(Photo courtesy of the Southeast Missourian)
This is not Masters' first invention. A family-practice physician, he already has five medically-related patents.
Nor is this the first time he's taken a close look at ticks. Masters has published over 30 articles on tick-borne diseases and discovered a variant of Lyme Disease. "Southern Lyme Disease was recently renamed Masters' Disease in my honor," Masters acknowledged.
But the ToM Trap, short for Tick or Mosquito Trap, may be his best idea yet.
Like many existing mosquito traps produced recently, the ToM Trap uses carbon dioxide to attract mosquitoes and ticks. One thing bloodsucking arachnids and insects have in common is they use exhaled carbon dioxide to find their food. "It is known both ticks and mosquitoes can detect carbon dioxide up to 100 feet away," Masters said.
"A mosquito can detect a one-ten-millionth variation on that," Masters said. "That's why they can detect something as small as a bird and why we have a West Nile Virus problem."
The ToM Trap probably works on other bloodsuckers like fleas and chiggers, but Masters and his team is remaining focused on ticks and mosquitoes because of the diseases they spread.
The problem with existing mosquito traps which burn propane, Masters said, is they also release carbon monoxide and other toxic fumes as they produce the carbon dioxide making them unsuitable for indoor use.
"I thought: 'There's got to be a better way than burning things to get carbon dioxide,'" Masters said.
Masters said he began brainstorming using a high school chemistry class demonstration in which vinegar and baking soda are combined to release carbon dioxide. "It doesn't last long."
In the 1990s, Masters and Dr. Tom Kollars, an entomologist who has studied mosquitoes and is now doing research in the military out of Maryland, conducted tick research projects in this area for two years. At that time they tried to invent a vinegar-and-baking soda tick trap to collect specimens but failed. "We couldn't regulate the reaction," Masters recalled.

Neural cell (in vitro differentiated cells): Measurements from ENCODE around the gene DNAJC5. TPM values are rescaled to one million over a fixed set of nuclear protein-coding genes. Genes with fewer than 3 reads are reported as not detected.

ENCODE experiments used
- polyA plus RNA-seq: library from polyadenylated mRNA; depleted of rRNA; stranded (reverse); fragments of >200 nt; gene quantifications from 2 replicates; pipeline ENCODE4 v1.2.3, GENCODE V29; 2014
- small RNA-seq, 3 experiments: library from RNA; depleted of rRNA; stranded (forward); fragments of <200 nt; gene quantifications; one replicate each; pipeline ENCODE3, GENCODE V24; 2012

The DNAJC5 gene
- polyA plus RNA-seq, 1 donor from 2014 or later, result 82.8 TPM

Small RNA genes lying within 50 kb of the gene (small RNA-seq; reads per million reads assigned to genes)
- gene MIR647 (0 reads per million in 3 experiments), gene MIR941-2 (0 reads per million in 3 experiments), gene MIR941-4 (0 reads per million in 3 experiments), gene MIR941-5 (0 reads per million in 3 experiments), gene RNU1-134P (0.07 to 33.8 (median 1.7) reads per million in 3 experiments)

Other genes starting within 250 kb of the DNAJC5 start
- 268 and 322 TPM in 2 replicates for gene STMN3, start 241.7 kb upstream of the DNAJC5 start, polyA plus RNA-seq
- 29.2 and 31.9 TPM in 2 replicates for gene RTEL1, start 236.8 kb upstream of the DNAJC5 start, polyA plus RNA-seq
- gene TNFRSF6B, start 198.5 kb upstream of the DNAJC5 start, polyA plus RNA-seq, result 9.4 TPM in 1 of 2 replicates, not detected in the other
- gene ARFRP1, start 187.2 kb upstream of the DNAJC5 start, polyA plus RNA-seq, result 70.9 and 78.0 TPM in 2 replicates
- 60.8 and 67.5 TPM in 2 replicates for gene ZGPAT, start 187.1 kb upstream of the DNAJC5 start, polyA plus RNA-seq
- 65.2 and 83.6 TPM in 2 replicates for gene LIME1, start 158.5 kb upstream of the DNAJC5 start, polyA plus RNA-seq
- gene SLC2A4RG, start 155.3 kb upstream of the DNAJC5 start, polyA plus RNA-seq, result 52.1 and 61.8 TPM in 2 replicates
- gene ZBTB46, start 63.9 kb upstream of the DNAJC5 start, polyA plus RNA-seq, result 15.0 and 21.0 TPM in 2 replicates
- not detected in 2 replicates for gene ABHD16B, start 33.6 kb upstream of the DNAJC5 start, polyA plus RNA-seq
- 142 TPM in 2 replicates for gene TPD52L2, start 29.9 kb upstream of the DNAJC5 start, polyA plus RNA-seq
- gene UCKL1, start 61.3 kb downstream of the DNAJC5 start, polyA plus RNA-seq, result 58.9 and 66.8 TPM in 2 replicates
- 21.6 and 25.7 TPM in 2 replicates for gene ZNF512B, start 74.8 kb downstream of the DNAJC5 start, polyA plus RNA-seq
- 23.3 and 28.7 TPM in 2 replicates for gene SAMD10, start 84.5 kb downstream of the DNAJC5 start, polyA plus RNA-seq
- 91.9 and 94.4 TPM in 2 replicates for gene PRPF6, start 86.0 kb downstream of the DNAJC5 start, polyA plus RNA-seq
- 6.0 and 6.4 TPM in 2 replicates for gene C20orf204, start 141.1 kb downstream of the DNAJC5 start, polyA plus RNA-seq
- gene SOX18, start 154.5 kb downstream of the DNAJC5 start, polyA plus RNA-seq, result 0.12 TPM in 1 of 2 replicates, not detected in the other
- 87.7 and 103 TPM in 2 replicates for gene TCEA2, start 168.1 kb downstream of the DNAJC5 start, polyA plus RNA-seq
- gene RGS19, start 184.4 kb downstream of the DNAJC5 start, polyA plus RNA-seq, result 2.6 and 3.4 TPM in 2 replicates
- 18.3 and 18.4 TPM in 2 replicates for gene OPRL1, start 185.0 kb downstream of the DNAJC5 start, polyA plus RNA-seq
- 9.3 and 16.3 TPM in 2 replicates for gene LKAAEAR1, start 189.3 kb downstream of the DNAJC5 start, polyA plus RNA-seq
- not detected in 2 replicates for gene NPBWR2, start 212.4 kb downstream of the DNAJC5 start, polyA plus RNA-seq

This time around they were more determined.
After three months of brainstorming and trial and error since coming up with the idea in June, they almost had what they were looking for: a water-activated chemical reaction that releases carbon dioxide without any toxic fumes.
"The chemicals are so safe if a child or pet got at them, you wouldn't need to take them to the vet or emergency room," Masters said.
Masters and Kollars finally ran across an obstacle that turned out to be a breakthrough. "The reaction kept going out, like a fire," Masters said.
They then devised a way to keep a steady, extremely slow drip of water onto the chemicals to keep the reaction going. Additionally, by installing an on-off mechanism for the water, "it ended up being a great regulatory device," Masters said.
As the ToM Trap uses no electricity and the on/off mechanism for the water is the only moving part, the ToM Trap can be produced and marketed for much less money than competing products. "And this is the first carbon dioxide trap that can be used indoors," he added.
"We have a patent pending to protect our ideas," Masters said. "Everything about the ToM Trap has a biological as well as design purpose to make the trap better, more efficient."
Colors known to attract disease-bearing mosquito and tick species are being researched and the plastic parts will absorb heat and light during the day and release them slowly during the night.
These are all just enhancements, however. "We have field tested on mosquitoes and ticks and it does work," said Masters. "It will reduce your tick and mosquito populations."
They will continue testing in Thailand and Southern Florida while waiting for North America's next mosquito and tick season. "We don't want to have a good product, we want to have the best product," said Masters' son Jordan Masters, a Sikeston High School and Southeast Missouri State University graduate and first year MBA student.
Once the prototype started looking like something that could be developed into an actual product, Jordan Masters pitched the idea of marketing his father's invention as a master's thesis to his dean. "He said that is exactly what they are looking for - instead of doing some assigned problem, doing something real."
The prototype and plastic injection molds for production, which should be ready in March, are the work of Consolidated Plastics in Bloomfield. "They've given us all kinds of attention," said Jordan Masters.
Plans are being laid for a spring release to test consumer markets around Missouri. "Our idea is to get this thing off the ground in the Show-Me State," said Jordan Masters.
Masters said they have no plans to set up a manufacturing plant themselves, but will continue to make every effort to keep as much of the manufacturing, marketing and distribution processes in Missouri as possible.
In addition to the Masters and Kollars, key members from Sikeston include Joe McPheeters, a SEMO business graduate.
Masters said at the end of the day, the team is proud of what they are working toward. "We are producing a product that will alleviate a huge amount of human suffering," said Masters.
On the Net: www.tomtrap.com